New Russian cookbook offers recipes, tidbits about culture

From Georgian cheese pies in the West to the meat pies of Siberia in the East , the Russians have an extremely diverse menu. In her new book, ''A La Russe'' (Random House, $16.95), Darra Goldstein covers it all. Dr. Goldstein, a professor of Russian literature at Williams College, has written a cookbook with a literary slant, full of food scenes from Tolstoy, Gogol, and Chekhov.

Her literary approach makes the recipes a delight with tidbits of Russian culture. A brief history of the Potato Mutiny of 1842, for example, introduces the recipe for a Casserole of Mashed Potatoes.

Most Russian food is made up of things you probably already have: potatoes, cucumbers, sour cream, butter, beets, cabbage, carrots, beef, chicken.

Over the years, Russian women have learned ways to make their food tasty, and ''A La Russe'' tells these secrets.

''To a Russian, dinner is unthinkable without zakuski . . .,'' writes Dr. Goldstein, who devotes an entire chapter to the history of the zakuska table - a custom dating back to the czars.

While pate of meadowlark and wild boar's jaws aren't part of today's proletarian diet, Dr. Goldstein's eggplant caviar - also called ''poor man's'' caviar - is inexpensive. Caviar in its various forms is of course, a favorite zakuski.

A Russian picnic is a fine way to enjoy Russian fare, so after sampling various recipes from ''A La Russe,'' we compiled this menu that might be ideal on a warm spring day: Eggplant Caviar On Black Bread; Pirozhkis, which are pockets of dough stuffed with a spicy meat; Salat Oliv'ye, a Russian potato salad potpourri including chicken, apples, oranges, and peas tossed in a sour cream dressing. For dessert, a festive torte called ''Mother-in-law'' Torte, a delicious dessert served on special occasions.

Here are some of our favorite recipes, which we adapted from the book. 'Mother-in-law' Torte (Svekrukha) Cake Layers 14 tablespoons unsalted butter (1 3/4 sticks) 5 tablespoons sugar 1/2 teaspoon salt 1 cup walnuts, ground 2 tablespoons sour cream 2 cups flour Filling 4 tablespoons unsalted butter 1/4 cup sugar 1/2 teaspoon vanilla extract 1 small egg, slightly beaten 1/4 cup sour cream 1/4 cup walnuts, heated slightly to release flavor, then finely chopped Chocolate Glaze 2 tablespoons milk 1/4 cup sugar 1 teaspoon unsweetened cocoa powder 1 tablespoon unsalted butter To make cake layers, melt butter, pour into a mixing bowl. Stir in sugar, salt, walnuts and sour cream, mixing well. Stir in flour until well blended. The dough will be loose.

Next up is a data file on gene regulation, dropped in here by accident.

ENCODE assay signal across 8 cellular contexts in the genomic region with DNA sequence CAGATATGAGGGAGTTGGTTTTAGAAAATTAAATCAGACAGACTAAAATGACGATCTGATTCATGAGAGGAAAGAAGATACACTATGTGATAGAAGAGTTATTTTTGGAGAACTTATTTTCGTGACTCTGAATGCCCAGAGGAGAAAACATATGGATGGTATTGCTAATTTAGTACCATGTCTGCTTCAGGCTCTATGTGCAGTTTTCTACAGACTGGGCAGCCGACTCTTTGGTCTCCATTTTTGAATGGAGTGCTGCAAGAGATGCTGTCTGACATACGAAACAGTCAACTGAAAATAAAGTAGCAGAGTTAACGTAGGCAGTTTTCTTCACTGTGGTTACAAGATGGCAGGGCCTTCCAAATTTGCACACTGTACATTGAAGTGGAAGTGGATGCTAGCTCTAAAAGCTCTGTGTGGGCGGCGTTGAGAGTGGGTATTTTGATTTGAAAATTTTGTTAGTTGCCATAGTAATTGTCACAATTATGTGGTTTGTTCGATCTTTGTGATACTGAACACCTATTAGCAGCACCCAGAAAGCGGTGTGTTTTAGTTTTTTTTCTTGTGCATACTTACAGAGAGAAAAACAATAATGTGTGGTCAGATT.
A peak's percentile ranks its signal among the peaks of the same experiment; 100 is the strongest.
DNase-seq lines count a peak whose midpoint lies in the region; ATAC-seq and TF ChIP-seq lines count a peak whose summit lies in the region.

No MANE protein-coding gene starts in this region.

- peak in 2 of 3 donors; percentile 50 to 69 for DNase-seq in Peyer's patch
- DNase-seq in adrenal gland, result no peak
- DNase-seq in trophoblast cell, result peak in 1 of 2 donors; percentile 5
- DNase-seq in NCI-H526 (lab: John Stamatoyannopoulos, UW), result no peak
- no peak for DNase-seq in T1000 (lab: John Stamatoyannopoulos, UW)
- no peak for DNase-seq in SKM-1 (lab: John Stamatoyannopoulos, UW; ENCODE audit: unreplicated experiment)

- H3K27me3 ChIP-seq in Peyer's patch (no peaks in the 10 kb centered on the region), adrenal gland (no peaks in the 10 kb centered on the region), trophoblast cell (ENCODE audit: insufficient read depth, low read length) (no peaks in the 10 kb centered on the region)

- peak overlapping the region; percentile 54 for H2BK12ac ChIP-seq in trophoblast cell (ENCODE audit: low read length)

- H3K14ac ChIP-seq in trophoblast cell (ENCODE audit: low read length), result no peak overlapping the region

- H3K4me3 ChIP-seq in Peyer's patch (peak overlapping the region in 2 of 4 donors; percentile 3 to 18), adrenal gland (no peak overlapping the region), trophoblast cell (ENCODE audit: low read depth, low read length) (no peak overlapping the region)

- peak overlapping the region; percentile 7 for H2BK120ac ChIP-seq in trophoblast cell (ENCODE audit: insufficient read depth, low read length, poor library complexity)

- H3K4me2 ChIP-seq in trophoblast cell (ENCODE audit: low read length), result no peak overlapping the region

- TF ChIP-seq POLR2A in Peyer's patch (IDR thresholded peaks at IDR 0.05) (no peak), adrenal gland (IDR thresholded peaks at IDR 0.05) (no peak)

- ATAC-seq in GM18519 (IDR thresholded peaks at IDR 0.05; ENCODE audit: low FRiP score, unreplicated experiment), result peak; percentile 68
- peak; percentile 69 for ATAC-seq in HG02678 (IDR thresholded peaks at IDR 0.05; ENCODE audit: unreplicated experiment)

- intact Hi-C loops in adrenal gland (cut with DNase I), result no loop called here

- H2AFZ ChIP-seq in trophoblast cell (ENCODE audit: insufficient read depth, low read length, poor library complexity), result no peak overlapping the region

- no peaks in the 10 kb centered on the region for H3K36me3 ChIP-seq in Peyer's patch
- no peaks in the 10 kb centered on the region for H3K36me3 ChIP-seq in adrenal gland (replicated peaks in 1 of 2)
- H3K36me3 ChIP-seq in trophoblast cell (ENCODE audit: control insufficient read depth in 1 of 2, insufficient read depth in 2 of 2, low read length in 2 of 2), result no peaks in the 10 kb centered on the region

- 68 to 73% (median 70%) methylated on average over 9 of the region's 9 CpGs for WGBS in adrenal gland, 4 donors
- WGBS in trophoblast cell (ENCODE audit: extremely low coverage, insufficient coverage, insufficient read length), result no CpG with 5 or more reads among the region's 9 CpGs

Preheat oven to 350 F. Spread 2 baking sheets with greased aluminum foil.

Divide dough into 4 parts. On the foil, pat out 4 rounds, each 1/4 inch thick and 8 inches diameter. Bake rounds about 15 minutes, until browned around edges.

Cool rounds before removing from foil, since they are very fragile.

To make filling, cream butter and sugar until light. Gradually stir in vanilla extract, egg, and sour cream. Add nuts and beat well. Filling will be very loose. Chill for at least 10 minutes.

Spread buttercream filling between cooked cake layers. To prepare glaze, pour milk into small saucepan. Mix together sugar and cocoa powder and add to milk. Bring to boil and simmer for 10 minutes, stirring constantly. Remove from heat and stir in butter. Immediately spread glaze over top layer of torte.

Chill for several hours before serving.

Yield: 12 servings. Eggplant Caviar (Baklazhannaya Ikra) 3 small eggplants, about 2 1/2 pounds 2 medium onions, finely chopped 1/2 cup olive oil 1 green pepper, finely chopped 4 cloves garlic, crushed 3 large tomatoes, peeled and finely chopped 1 teaspoon honey 1 tablespoon salt Freshly ground black pepper to taste Juice of 1 lemon Black bread or dark rye

Place eggplant in a baking dish and bake in a preheated 375-degree F. oven until tender, about 45 minutes. Set aside to cool.

Meanwhile, saute onions in olive oil until soft but not brown. Add chopped green pepper and garlic, and cook until starting to soften.

Peel baked eggplant and chop pulp finely. Add to frying pan with chopped tomatoes, honey, salt, and pepper. Bring mixture to boil, cover, and reduce heat to low. Simmer about 1 hour.

Remove cover and continue to simmer until excess liquid evaporates and mixture is thick but not dry, about 20 to 45 minutes. Stir occasionally. Stir in lemon juice and taste for seasoning. Add black pepper liberally.

Transfer to bowl and chill, covered, in refrigerator several hours or overnight. Serve on thick slices of black bread.

Yield: 8 generous first-course servings or more as a zakuski.

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